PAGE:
Ron Miller is an attorney who focuses on serious injury and wrongful death cases involving motor vehicle collisions, medical malpractice, and products and premises liability. If you are looking for a Maryland personal injury attorney for your case, call him today at 800-553-8082.

The most common question I get from friends and acquaintances is whether you can sue if you are not injured in a car accident?   The answer is yes, but with caveats.

Most auto accidents do not result in any physical injuries (75% according to the NHTSA). Even when your vehicle is the only thing that is damaged, you can still file a lawsuit after an auto accident if you were not at fault. This is what is known as a “property damage” auto accident lawsuit. If you file a property damage auto tort case, you can get compensation for the full cost of any damage to your vehicle.

Can I Still Sue If I'm Not Insured in the Auto Accident?

Let’s set aside the property damage because I address that below. The question here is do you have pain and suffering in a car accident where you either had no physical injuries or did not seek medical treatment?

In a personal injury lawsuit, the amount of money you receive for your injuries is determined by calculating your damages. The idea behind damages in a personal injury case is to make the victim “whole” or restore them to the position they were in before the accident.

The legal concept of damages is broad and it includes costs and expenses that have already been incurred (e.g., medical bills from last month) as well as costs and expenses that will be incurred in the future (e.g., the cost of surgery you will need in three months). These two types of damages are often referred to as “past” and “future” damages.

Past damages, such as prior medical expenses and lost wages, are usually very simple to calculate. Future damages, however, can be much more complicated. Future damages must be supported by opinions from qualified experts, and they often get disputed by the defense. In this post, we will look at the process of estimating and supporting claims for future damages in personal injury cases.

 The Paragard IUD is an intrauterine contraceptive device made by Teva Pharmaceuticals. Recently it was discovered that a design defect in the Paragard was causing the IUD device to fracture during removal, leaving shattered pieces floating around inside the uterus.  Now hundreds of women who have been harmed by this defect are filing Paragard lawsuits. Earlier this year the Paragard litigation officially rose to “mass tort” status when cases across the U.S. were consolidated into a new Paragard MDL.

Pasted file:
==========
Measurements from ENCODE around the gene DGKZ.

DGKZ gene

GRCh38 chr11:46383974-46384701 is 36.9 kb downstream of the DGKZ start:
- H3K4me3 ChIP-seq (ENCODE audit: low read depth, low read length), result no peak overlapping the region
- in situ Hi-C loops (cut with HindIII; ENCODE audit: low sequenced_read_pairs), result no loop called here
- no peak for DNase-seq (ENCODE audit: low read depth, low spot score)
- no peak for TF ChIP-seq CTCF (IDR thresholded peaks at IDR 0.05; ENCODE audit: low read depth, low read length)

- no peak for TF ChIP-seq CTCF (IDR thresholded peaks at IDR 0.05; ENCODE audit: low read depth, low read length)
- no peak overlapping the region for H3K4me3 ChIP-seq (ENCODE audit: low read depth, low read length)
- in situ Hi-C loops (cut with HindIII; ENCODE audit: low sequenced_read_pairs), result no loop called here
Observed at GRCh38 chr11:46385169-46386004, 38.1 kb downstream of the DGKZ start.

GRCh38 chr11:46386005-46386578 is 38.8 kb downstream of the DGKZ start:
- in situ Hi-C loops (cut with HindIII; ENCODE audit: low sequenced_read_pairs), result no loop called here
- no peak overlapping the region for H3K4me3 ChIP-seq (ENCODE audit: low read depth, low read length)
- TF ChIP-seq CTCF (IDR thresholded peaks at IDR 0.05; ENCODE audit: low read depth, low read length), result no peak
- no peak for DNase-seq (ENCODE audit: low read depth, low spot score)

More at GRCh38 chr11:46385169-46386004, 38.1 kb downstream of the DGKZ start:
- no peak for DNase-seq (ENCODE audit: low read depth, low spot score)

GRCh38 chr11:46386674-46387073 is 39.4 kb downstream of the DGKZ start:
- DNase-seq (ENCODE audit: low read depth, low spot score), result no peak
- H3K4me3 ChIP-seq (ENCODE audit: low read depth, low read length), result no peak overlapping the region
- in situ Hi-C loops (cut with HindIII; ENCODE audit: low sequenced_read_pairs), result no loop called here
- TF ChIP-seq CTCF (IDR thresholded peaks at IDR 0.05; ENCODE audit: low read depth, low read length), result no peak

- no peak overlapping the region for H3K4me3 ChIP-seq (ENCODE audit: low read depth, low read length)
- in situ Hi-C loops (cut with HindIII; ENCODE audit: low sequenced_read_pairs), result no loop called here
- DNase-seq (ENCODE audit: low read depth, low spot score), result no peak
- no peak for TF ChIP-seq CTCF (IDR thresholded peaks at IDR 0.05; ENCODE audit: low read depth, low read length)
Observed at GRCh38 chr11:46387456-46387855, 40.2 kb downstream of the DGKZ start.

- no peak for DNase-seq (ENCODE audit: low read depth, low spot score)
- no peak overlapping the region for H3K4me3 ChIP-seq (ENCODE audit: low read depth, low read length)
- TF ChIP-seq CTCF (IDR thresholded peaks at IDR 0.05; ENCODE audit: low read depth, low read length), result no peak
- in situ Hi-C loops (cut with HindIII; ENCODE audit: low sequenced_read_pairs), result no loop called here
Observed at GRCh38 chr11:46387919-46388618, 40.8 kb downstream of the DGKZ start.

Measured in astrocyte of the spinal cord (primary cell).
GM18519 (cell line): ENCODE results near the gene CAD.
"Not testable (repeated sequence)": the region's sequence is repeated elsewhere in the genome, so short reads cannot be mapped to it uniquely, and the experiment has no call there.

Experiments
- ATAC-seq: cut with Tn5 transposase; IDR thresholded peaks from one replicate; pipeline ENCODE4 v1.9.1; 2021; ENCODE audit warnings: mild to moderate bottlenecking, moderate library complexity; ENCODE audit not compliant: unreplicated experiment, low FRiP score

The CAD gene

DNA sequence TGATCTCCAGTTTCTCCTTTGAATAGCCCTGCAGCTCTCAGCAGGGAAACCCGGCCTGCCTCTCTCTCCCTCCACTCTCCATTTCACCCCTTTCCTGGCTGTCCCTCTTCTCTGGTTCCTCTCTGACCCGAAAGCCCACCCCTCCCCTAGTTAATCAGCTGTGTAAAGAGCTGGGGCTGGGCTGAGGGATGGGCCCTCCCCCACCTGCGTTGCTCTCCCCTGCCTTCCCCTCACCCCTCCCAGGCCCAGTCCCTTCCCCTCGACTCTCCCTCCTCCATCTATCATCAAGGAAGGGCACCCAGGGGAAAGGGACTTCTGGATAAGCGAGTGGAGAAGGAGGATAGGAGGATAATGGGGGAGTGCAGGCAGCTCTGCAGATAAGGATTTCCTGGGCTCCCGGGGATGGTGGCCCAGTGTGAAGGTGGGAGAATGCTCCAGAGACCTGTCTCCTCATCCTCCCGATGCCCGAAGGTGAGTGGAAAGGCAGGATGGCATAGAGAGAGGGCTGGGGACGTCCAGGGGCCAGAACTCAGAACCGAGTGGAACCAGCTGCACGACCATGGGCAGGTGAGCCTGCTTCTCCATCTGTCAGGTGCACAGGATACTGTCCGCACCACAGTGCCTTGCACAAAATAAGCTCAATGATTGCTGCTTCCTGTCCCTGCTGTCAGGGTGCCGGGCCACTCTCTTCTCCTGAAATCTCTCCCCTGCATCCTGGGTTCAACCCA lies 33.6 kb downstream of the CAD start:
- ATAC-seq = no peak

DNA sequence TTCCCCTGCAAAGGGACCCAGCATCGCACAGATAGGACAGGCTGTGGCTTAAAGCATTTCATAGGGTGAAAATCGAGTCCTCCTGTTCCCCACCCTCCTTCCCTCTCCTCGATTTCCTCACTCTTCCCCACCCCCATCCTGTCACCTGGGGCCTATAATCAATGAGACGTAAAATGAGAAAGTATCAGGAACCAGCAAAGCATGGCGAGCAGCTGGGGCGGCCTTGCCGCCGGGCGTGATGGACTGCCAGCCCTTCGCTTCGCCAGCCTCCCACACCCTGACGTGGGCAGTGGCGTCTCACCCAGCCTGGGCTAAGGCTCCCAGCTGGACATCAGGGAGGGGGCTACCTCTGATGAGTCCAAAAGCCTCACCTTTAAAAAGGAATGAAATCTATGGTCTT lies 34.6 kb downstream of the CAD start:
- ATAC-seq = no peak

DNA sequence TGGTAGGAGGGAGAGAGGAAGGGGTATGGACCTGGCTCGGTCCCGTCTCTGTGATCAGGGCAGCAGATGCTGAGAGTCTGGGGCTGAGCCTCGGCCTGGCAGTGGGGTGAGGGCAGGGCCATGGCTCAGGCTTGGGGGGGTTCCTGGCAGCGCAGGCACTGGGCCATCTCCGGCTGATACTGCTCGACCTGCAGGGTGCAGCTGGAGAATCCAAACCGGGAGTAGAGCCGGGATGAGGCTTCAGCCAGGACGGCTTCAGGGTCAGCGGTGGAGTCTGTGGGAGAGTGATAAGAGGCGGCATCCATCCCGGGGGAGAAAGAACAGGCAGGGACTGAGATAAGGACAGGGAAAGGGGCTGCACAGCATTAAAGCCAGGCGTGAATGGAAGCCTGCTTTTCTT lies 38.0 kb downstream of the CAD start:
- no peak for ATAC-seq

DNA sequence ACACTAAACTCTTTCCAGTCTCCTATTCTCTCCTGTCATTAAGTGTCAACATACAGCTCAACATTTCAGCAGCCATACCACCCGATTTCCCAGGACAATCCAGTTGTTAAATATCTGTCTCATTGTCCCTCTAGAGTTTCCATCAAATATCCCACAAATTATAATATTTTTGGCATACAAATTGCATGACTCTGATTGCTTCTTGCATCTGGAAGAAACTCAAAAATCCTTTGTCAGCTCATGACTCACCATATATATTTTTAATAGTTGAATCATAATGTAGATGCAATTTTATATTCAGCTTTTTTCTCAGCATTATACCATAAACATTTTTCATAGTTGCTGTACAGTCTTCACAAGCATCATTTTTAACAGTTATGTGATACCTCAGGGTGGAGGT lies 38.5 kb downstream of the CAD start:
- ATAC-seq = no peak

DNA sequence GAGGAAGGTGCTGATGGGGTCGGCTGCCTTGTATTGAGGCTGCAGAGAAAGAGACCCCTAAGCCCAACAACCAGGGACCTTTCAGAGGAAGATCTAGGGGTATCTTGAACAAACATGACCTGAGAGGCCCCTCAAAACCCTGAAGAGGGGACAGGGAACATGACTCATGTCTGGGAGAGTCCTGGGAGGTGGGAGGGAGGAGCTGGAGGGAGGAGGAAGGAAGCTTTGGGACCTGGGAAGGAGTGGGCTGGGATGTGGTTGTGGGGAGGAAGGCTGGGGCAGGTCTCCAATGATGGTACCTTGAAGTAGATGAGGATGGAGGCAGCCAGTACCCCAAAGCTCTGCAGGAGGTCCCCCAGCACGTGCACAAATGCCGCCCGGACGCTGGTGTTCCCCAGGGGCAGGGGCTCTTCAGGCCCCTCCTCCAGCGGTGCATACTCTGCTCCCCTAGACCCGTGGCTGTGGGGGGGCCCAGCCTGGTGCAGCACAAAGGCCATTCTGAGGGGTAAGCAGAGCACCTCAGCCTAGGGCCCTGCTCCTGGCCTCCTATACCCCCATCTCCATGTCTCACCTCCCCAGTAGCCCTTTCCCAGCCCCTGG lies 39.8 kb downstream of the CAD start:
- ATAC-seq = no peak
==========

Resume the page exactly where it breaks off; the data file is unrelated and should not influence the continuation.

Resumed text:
In this post, I will try to answer the questions everyone has after a new mass tort MDL is created: Will the litigation be successful, who qualifies as a plaintiff, and how much will cases be worth?

The Paragard IUD

[Update: June 10, 2021 — Unfortunately,  3M earplug victims lost the second 3M earplug lawsuit that has gone to trial last week.  This was a tinnitus case and a tougher case for the plaintiff.  The third trial is underway and the verdict will be incredibly important in determining settlement amounts in the 3M lawsuits.]

[Update: April 30,2021 — 3M Earplug Verdict!   A whopping $7.1 million verdict with $2.1 million in punitive damages for each of the three plaintiffs!

What does this mean?  First, it means the jury was extremely angry with 3M.  The punitive damages were far greater than the compensation.  Second, these bellwethers trials set settlement values.  So the per person settlement compensation payout projections of the 3M lawsuits just got a lot higher. 

The hernia mesh lawsuits have been litigated for years.  For victims seeking settlement compensation, it has been a never-ending road.  But with the court bouncing back from COVID, two trials are on the way that could be the bridge to a class action hernia mesh settlement to finally bring victims overdue settlement compensation for the harm done to them.